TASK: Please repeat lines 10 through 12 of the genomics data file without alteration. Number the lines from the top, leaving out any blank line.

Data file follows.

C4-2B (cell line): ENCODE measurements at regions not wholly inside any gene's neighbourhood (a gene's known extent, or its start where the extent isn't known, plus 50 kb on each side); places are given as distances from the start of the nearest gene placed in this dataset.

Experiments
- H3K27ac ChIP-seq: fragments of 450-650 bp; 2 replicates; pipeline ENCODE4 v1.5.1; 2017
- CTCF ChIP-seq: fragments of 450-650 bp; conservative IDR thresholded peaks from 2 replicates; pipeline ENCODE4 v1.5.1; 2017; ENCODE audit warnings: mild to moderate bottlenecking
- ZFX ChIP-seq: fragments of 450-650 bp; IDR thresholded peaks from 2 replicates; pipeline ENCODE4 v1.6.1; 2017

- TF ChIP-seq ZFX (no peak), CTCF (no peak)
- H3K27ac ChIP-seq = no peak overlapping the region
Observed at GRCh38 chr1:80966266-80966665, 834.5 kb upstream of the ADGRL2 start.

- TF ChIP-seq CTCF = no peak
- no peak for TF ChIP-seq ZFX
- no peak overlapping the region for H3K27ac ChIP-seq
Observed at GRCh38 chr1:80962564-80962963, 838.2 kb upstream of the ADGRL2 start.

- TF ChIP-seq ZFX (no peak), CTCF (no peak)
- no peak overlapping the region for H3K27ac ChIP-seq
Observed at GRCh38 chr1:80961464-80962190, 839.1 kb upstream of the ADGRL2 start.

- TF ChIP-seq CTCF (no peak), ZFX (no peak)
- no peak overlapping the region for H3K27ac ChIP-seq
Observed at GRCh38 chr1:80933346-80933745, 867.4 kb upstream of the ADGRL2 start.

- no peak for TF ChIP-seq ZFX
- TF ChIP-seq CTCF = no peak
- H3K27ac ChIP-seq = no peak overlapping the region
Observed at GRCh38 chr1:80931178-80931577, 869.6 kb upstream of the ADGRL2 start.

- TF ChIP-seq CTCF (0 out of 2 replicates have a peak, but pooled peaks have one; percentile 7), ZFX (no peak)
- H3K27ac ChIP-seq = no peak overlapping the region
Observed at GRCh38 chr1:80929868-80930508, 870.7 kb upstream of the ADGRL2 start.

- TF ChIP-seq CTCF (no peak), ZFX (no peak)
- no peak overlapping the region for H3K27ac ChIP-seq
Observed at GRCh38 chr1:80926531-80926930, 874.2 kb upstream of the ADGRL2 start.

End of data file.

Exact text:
- no peak for TF ChIP-seq ZFX
- no peak overlapping the region for H3K27ac ChIP-seq
Observed at GRCh38 chr1:80962564-80962963, 838.2 kb upstream of the ADGRL2 start.